In my opinion, the story, while not grossly inaccurate, included several misleading statements, the most egregious of those erroneously attributes a legal conclusion to U. S. District Judge Thomas L. Ludington, who presided over Ingersoll's federal fraud trial and is currently overseeing the ongoing sentencing hearing, that he did not make.
And because the sentencing hearing is raising serious questions about Ingersoll's conduct at the Grand Traverse Academy (including his admission during a May 20, 2013 meeting that he owed the Traverse City charter school $3.5 million dollars), conduct that may trigger further criminal investigation, it's important that spin and possible misrepresentation of the existing evidence and testimony not go unanswered — even by Miss Fortune.
So while Mark Noss dismisses the solid information on this blog as "inaccurate media coverage", we'll examine the media spin of the IPR story and explore whether or not it stretches the boundaries of trust with intellectual dishonesty.
The NPR ethics handbook does require a disclaimer when there may be a possible conflict of interest:
"Conflicts of interest come in many shapes — financial holdings, romantic relationships, family ties, book deals, speaking engagements, and others. It's important to regularly review how our connections are entangled with the subjects of our reporting, and when necessary, to take action.
In minor cases, we might satisfy an apparent conflict by prominently disclosing it, and perhaps explaining to the public why it doesn't compromise our work. When presented with more significant conflicts that might affect our ongoing work, our best response is to avoid them. But some conflicts are unavoidable, and may require us to recuse ourselves from certain coverage."
However, in my opinion, several assertions in the story reveal the station may not have been "editorially blind" in its coverage of the Ingersoll case.
Okay, I know what you're thinking: Miss Fortune, you've already got the guy in an orange jumpsuit, sobbing as he writes home to Debbie begging for more commissary money while bunking with Bubba!
And you'd be right. I admit that after investigating the story for nearly two years, I have formed an opinion on whether or not there are grounds for further investigation (and potential criminal charges) relating to Ingersoll's financial shenanigans at the Grand Traverse Academy.
But like Donald Trump, I'm self-funded and not reliant on corporate sponsorships, money that might cause me to not-so-subtly twist and turn a story.
Let's look at three claims made in the story, including possible sentence enhancements, a so-called "forensic audit" undertaken in 2013 by the Grand Traverse Academy board, and these apparent conclusions:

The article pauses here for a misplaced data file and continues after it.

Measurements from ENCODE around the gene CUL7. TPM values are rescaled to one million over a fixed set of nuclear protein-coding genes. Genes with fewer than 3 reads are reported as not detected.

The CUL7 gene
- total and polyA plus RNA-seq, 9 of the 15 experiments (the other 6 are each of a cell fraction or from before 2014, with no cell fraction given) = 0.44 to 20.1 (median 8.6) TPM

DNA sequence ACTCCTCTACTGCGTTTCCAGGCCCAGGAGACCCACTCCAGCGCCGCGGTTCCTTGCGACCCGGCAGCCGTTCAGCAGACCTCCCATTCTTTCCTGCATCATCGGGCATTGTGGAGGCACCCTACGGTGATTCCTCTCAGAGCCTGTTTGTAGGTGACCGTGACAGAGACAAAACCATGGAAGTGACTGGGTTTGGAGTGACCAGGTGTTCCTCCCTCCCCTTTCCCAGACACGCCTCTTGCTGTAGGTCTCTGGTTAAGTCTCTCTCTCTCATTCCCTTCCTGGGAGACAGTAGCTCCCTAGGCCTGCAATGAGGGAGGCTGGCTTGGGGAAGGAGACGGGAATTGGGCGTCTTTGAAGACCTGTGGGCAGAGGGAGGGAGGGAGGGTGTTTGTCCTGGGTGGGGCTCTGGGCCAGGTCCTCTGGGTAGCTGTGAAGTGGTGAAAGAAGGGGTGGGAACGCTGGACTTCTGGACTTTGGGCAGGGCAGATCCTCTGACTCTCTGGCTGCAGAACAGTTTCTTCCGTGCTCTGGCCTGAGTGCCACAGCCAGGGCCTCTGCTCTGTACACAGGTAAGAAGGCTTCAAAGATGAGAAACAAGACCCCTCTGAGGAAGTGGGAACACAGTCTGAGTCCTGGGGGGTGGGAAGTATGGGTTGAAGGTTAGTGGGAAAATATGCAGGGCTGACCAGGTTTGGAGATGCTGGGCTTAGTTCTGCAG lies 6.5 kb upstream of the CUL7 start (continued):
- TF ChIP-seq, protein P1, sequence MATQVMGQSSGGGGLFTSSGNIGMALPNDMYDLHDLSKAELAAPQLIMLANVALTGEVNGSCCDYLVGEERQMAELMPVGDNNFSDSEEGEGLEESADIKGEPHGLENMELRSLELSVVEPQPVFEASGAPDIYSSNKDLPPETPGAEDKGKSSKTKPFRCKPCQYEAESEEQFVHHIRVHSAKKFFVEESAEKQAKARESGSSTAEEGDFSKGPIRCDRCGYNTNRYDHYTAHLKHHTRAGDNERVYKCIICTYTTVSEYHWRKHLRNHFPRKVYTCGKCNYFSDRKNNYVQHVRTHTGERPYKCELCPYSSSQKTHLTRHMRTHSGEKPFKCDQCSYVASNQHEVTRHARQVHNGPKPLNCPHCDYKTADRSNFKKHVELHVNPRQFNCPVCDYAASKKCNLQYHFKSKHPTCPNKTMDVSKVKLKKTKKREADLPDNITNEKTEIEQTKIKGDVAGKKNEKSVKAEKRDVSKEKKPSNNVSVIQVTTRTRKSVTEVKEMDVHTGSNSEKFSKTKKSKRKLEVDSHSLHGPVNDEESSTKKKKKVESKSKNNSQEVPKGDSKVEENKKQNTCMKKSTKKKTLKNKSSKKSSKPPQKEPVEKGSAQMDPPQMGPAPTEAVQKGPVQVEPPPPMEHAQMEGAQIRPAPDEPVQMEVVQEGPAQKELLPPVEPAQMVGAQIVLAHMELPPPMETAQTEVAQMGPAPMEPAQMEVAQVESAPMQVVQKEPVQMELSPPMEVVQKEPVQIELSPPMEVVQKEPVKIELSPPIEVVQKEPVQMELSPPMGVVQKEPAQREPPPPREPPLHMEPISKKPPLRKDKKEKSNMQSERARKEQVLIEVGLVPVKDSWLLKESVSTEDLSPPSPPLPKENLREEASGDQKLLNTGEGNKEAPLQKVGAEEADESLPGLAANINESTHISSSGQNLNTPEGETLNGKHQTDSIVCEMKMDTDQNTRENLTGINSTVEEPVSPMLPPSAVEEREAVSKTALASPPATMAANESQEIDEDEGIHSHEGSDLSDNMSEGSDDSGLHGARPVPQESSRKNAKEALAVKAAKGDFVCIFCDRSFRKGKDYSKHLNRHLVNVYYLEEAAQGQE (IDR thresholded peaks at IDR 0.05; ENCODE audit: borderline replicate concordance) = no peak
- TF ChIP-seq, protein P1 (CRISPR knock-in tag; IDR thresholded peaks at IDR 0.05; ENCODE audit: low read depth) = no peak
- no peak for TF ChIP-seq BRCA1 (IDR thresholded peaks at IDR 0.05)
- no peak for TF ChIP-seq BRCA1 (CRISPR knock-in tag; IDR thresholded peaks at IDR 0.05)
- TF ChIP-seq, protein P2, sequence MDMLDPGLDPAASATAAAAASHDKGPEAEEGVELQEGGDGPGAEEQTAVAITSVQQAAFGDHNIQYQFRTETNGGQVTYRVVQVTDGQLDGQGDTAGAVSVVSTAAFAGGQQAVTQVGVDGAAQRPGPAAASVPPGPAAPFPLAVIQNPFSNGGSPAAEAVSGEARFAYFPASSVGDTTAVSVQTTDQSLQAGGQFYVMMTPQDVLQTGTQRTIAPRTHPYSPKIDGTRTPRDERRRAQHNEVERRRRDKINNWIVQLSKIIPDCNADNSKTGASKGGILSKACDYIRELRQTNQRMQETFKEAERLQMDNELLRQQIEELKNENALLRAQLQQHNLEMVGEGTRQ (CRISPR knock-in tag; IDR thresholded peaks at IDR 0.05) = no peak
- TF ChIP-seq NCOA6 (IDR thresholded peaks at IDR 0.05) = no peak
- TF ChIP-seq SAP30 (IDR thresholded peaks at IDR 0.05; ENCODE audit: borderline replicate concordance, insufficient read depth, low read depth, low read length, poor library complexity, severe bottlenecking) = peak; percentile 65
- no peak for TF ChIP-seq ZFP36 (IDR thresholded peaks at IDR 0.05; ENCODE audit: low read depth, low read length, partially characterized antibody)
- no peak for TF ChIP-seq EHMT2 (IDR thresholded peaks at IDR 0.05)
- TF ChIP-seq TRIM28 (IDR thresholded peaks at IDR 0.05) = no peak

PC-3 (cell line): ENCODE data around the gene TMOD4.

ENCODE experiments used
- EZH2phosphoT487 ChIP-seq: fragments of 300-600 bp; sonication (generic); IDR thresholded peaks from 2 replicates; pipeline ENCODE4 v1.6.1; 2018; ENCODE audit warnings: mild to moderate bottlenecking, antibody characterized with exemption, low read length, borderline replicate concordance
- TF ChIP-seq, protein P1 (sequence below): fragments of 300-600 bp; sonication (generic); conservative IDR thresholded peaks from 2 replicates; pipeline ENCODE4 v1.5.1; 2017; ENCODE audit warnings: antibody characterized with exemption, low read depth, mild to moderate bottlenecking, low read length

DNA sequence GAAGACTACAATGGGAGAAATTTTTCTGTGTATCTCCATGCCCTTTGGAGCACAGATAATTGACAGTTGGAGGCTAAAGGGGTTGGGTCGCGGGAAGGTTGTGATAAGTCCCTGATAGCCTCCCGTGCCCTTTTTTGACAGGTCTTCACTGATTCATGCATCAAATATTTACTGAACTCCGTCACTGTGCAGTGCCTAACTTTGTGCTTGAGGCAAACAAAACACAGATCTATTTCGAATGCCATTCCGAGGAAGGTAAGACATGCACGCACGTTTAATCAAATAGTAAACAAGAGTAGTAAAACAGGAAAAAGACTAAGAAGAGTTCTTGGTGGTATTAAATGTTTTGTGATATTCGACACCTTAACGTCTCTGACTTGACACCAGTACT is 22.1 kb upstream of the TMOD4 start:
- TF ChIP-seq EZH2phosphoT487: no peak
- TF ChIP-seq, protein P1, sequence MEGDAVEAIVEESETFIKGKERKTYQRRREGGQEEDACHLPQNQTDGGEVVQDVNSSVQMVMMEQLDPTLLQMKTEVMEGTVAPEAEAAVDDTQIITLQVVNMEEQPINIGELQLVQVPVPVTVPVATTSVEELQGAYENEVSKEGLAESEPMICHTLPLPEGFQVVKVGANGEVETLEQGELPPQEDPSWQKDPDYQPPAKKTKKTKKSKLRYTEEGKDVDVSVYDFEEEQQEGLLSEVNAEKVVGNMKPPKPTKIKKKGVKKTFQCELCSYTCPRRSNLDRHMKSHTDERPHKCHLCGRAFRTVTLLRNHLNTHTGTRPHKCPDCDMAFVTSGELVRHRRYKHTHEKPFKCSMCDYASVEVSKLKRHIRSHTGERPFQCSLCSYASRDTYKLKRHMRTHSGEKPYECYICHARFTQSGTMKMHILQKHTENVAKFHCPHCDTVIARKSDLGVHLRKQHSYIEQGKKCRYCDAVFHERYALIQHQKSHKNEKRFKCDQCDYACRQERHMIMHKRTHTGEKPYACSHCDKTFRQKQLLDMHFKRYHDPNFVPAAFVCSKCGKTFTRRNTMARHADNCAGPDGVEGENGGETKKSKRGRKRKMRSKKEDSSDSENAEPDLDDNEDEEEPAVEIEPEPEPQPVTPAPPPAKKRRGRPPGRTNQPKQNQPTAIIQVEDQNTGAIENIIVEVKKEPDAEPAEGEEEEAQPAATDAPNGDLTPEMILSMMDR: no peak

“And so far, it appears Judge Thomas Ludington also sees it that way. After three days of testimony on this issue, the federal judge described the missing money as a concession; an amount Ingersoll conceded back to the school, money that was otherwise his to keep rightfully.”
One of the possible sentencing enhancements being discussed is whether Ingersoll abused his power (a fiduciary position of public trust) while running the Grand Traverse Academy.
Attorney Geht is quoted stating the judge can “take into account a host of factors not necessarily tied to the conviction”, which is accurate.
Ingersoll's sentence can be enhanced by two levels if the judge finds he had abused a position of trust in committing his crime. In Ingersoll's case, the prosecution is seeking an enhancement and argues Ingersoll had the requisite discretion and authority as the head of Smart Schools Management to warrant the abuse of trust enhancement.
But Geht says Ingersoll took no money from the Grand Traverse Academy, relying on what he terms a "forensic audit".
Splitting hairs, Geht states there's no money missing, only
"an accountant dispute about what is the appropriate level of disclosure.”
So what about this "forensic audit"? What was the scope of the examination, and what was its genesis?
And was Steven Ingersoll a philanthropist...or a thief?
DGN FORENSIC REVIEW
In July 2013, Grand Traverse Academy board's then-president Mark Noss received a "Forensic Audit Services" proposal from Traverse City-based public accounting firm Dennis, Gartland & Niergarth (DGN).